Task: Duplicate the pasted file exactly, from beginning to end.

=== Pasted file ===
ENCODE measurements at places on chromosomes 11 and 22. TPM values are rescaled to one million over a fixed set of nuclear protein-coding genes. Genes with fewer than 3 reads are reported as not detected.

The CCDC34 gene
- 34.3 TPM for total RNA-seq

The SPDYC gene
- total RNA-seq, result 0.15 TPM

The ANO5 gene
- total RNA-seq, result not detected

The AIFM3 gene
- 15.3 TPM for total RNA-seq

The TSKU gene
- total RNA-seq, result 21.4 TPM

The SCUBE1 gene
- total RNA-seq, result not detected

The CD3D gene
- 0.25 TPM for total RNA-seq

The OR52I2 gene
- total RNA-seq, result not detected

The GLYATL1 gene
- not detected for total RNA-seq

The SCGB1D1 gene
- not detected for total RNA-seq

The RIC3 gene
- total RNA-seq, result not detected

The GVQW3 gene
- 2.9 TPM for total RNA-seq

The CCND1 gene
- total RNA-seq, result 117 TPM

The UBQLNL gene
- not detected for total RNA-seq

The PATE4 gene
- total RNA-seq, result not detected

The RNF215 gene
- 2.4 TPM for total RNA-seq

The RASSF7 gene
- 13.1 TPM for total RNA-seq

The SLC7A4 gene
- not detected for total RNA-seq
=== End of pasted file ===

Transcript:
ENCODE measurements at places on chromosomes 11 and 22. TPM values are rescaled to one million over a fixed set of nuclear protein-coding genes. Genes with fewer than 3 reads are reported as not detected.

The CCDC34 gene
- 34.3 TPM for total RNA-seq

The SPDYC gene
- total RNA-seq, result 0.15 TPM

The ANO5 gene
- total RNA-seq, result not detected

The AIFM3 gene
- 15.3 TPM for total RNA-seq

The TSKU gene
- total RNA-seq, result 21.4 TPM

The SCUBE1 gene
- total RNA-seq, result not detected

The CD3D gene
- 0.25 TPM for total RNA-seq

The OR52I2 gene
- total RNA-seq, result not detected

The GLYATL1 gene
- not detected for total RNA-seq

The SCGB1D1 gene
- not detected for total RNA-seq

The RIC3 gene
- total RNA-seq, result not detected

The GVQW3 gene
- 2.9 TPM for total RNA-seq

The CCND1 gene
- total RNA-seq, result 117 TPM

The UBQLNL gene
- not detected for total RNA-seq

The PATE4 gene
- total RNA-seq, result not detected

The RNF215 gene
- 2.4 TPM for total RNA-seq

The RASSF7 gene
- 13.1 TPM for total RNA-seq

The SLC7A4 gene
- not detected for total RNA-seq